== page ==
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dc.creatorLo, Yueh-Hsines_ES
dc.creatorBlanco Vaca, Juan Antonioes_ES
dc.creatorGonzález de Andrés, Esteres_ES
dc.creatorImbert Rodríguez, Boscoes_ES
dc.creatorCastillo Martínez, Federicoes_ES
dc.description.abstractIsolating the long-term fertilization effect of CO 2 from other climate- and site-related effects on tree growth has been proven a challenging task. To isolate long-term effects of [CO2] on water use efficiency at ecosystem level, we used the FORECAST Climate forest model, calibrated for Scots pine (Pinus sylvestris L.) forests in the southwestern Pyrenees, growing at a Mediterranean montane site and at a continental subalpine site. Future climate scenarios (RCP 4.5 and RCP 8.5) were generated using a battery of six climate models to estimate daily values of temperature and precipitation in a 90-year series. A factorial experiment was designed to disentangle the importance on C pools of three growing limiting factors (nitrogen limitation, climate (temperature + precipitation) limitation and atmospheric CO 2 concentration). The relative importance of each factor was quantified by comparing the scenario with the limitation of each individual factor turned on with the non-limitation scenario. Positive CO 2 fertilization due to improvement in water use efficiency was detected by the model, but its quantitative impact improving tree growth was minimum: its average increase in ecosystem C pools ranged from 0.3 to 0.9%. At the site with cooler climate conditions (continental), the main limitation for tree growth was climate. Such limitation will be reduced under climate change and the ecosystem will store more carbon. At the site with milder climate conditions (Mediterranean), N availability was the main limiting factor albeit modulated by water availability. Such limitation could be reduced under climate change as N cycling could accelerate (higher litterfall production and decomposition rates) but also increase if droughts become more frequent and severe. In addition, the magnitude of the uncertainty related to climate model selection was much more important than CO 2 fertilization, indicating that atmospheric processes are more important than tree physiological processes when defining how much carbon could be gained (or lost) in forests under climate change. In conclusion, due to the small changes in forest C pools caused by variation of atmospheric CO 2 concentrations compared to changes caused by other growth limiting factors (nutrients, climate), reducing uncertainty related to climate projections seems a more efficient way to reduce uncertainty in tree growth projections than increasing forest model complexity.en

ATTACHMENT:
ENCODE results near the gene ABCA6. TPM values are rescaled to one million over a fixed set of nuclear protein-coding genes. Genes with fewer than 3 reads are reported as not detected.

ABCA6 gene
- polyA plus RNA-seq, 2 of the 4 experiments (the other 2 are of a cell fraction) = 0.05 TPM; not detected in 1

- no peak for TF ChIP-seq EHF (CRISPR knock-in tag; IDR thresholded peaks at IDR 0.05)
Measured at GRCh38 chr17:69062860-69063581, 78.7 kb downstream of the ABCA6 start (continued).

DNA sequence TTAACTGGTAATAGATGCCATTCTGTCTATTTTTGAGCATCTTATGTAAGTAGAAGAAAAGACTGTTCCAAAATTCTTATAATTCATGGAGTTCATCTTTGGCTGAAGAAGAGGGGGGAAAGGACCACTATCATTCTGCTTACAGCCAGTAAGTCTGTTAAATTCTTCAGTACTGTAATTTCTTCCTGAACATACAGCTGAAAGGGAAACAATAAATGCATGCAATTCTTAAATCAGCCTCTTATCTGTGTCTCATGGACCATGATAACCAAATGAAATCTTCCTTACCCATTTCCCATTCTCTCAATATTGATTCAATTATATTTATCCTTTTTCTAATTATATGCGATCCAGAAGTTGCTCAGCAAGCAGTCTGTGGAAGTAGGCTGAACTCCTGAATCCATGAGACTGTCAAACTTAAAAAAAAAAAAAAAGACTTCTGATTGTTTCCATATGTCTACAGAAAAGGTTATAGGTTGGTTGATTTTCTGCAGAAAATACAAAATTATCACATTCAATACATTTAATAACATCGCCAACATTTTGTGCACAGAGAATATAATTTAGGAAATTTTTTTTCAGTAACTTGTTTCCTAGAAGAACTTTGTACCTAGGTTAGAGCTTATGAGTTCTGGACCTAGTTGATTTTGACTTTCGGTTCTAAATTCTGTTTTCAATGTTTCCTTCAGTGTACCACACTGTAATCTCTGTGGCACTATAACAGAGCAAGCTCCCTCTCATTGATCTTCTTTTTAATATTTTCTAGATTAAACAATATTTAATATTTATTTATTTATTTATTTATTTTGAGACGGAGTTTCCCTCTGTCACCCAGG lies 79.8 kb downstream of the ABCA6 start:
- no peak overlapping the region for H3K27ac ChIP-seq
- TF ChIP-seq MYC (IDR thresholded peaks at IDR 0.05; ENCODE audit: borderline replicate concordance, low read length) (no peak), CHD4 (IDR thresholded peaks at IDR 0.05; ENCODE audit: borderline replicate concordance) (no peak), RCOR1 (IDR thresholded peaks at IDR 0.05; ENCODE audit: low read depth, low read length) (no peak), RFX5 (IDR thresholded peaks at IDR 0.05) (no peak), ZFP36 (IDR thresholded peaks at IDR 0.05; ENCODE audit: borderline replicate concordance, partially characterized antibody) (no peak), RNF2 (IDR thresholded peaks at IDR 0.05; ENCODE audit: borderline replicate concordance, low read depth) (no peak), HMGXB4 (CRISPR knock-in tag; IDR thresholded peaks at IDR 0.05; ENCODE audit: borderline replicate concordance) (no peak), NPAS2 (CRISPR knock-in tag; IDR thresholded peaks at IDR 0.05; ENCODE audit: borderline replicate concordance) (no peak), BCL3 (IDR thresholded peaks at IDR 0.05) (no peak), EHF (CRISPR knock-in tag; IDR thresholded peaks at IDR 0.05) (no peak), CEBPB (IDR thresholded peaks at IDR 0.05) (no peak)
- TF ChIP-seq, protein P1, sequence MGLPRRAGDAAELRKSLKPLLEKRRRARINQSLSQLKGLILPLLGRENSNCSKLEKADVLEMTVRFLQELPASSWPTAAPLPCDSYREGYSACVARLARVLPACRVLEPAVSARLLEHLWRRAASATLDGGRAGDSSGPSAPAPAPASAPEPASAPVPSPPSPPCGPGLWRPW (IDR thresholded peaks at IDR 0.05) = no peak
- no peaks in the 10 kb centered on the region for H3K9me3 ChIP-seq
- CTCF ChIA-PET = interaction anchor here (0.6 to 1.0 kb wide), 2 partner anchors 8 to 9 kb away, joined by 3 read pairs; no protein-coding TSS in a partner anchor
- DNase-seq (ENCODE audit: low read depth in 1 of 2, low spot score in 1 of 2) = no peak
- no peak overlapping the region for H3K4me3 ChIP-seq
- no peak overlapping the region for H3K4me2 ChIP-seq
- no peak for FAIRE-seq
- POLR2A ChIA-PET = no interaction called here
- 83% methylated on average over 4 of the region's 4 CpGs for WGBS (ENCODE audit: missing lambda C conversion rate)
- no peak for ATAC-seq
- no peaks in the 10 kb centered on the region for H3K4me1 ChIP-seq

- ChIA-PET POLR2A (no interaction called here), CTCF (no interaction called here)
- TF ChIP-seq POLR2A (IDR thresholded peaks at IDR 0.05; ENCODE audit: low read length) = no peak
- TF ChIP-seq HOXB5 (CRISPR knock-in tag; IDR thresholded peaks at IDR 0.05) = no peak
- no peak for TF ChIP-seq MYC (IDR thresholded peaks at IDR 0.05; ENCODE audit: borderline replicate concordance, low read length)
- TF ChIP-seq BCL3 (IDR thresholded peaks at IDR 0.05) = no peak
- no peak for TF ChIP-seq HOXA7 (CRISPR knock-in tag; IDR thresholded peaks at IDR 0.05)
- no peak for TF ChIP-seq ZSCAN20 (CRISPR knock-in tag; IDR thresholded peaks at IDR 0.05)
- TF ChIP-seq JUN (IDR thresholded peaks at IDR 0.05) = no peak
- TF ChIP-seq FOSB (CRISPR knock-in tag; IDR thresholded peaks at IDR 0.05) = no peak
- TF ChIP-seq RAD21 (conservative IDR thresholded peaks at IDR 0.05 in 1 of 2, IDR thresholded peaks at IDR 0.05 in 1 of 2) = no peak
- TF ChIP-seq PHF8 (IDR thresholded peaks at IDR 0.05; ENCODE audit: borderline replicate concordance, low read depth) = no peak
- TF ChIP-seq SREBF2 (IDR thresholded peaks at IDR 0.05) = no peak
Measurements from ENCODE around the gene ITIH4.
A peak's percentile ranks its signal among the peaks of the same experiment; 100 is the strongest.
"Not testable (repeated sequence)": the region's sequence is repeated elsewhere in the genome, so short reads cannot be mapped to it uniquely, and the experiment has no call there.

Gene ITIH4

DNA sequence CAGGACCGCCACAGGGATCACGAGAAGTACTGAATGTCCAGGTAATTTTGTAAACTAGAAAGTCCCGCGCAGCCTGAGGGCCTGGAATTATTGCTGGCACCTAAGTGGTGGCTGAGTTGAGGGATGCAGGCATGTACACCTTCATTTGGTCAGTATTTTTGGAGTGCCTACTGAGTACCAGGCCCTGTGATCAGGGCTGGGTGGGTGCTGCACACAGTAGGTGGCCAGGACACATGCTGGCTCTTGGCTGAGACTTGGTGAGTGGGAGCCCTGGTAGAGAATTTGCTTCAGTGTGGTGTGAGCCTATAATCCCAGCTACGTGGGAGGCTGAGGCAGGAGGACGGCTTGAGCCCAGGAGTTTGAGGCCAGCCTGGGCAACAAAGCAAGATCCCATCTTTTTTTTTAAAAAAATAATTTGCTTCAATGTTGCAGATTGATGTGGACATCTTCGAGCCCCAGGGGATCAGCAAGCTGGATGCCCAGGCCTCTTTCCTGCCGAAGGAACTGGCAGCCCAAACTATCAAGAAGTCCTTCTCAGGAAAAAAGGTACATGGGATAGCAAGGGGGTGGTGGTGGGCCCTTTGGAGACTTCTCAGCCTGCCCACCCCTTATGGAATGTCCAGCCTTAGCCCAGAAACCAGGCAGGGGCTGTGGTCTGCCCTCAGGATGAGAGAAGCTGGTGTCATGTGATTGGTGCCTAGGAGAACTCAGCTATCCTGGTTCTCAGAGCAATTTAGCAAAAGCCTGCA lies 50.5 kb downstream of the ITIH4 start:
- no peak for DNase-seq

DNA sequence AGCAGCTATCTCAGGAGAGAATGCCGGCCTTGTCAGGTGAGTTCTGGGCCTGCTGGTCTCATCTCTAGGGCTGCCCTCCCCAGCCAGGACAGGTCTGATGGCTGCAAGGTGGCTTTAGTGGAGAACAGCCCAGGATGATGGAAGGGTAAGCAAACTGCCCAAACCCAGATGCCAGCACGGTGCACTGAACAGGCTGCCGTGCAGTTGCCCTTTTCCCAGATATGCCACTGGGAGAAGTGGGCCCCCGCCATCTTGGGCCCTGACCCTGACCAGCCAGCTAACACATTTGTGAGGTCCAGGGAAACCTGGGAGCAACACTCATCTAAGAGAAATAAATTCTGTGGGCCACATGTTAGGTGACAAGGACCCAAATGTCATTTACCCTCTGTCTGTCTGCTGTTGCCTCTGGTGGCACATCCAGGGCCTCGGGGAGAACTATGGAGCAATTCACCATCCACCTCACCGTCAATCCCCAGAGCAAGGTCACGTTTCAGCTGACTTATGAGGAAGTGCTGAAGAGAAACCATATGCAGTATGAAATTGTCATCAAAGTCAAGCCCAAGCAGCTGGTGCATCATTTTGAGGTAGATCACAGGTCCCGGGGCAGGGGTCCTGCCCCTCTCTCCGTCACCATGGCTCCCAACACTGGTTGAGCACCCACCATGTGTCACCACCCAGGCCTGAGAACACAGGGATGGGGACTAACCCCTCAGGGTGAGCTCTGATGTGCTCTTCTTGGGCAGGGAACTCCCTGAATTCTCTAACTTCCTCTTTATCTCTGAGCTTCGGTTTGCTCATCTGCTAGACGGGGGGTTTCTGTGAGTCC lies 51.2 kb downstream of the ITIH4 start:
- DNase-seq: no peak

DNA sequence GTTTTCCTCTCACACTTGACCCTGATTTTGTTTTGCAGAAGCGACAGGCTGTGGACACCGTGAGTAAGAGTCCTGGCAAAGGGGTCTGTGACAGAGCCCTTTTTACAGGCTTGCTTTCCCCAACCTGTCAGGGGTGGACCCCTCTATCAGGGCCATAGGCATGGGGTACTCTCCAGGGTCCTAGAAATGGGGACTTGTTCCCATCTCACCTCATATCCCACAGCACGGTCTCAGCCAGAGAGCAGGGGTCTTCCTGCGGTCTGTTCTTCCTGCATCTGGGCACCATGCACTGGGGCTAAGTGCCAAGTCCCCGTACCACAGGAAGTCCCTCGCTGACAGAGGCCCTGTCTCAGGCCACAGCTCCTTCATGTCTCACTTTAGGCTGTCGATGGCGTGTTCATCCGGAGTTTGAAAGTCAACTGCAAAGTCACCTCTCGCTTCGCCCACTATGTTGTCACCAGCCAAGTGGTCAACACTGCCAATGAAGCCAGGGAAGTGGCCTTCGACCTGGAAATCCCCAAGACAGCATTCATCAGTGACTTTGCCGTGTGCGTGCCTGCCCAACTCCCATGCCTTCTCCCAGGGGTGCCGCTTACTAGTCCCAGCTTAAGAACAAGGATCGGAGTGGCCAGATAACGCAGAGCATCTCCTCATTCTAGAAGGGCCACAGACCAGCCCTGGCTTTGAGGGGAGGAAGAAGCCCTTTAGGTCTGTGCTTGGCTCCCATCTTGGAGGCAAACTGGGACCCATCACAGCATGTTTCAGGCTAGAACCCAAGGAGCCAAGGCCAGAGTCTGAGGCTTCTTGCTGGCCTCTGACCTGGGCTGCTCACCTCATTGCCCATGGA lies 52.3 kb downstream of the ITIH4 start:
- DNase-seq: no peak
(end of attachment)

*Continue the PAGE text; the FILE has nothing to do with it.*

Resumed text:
dc.description.sponsorshipFunding for this research has been provided by the Spanish Ministry of Economy and Competitiveness (projects AGL2012‐33465, AGL2016-76463-P), a Ramón y Cajal contract (ref.RYC‐2011‐08082) and Marie Curie Actions (ref CIG‐2012‐326718‐ECOPYREN3,H2020-MSCA-IF-2014-DENDRONUTRIENT).en
dc.format.extent44 p.
dc.relation.ispartofEcological Modelling 407 (2019) 108737en
dc.rights© 2019 Elsevier B.V. The manuscript version is made available under the CC BY-NC-ND 4.0 license.en
dc.subjectEcosystem-level modelen
dc.subjectFORECAST Climateen
dc.subjectEcosystem carbonen
dc.subjectCO2 fertilization effecten
dc.subjectClimate changeen
dc.titleCO2 fertilization plays a minor role in long-term carbon accumulation patterns in temperate pine forests in the southwestern Pyreneesem
dc.typeArtículo / Artikuluaes
dc.contributor.departmentUniversidad Pública de Navarra / Nafarroako Unibertsitate Publikoa. IMAB - Institute for Multidisciplinary Research in Applied Biologyes_ES
dc.rights.accessRightsAcceso embargado / Sarbidea bahitua dagoes
dc.type.versionVersión aceptada / Onetsi den bertsioaes

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© 2019 Elsevier B.V. The manuscript version is made available under the CC BY-NC-ND 4.0 license.
Except where otherwise noted, this item's license is described as © 2019 Elsevier B.V. The manuscript version is made available under the CC BY-NC-ND 4.0 license.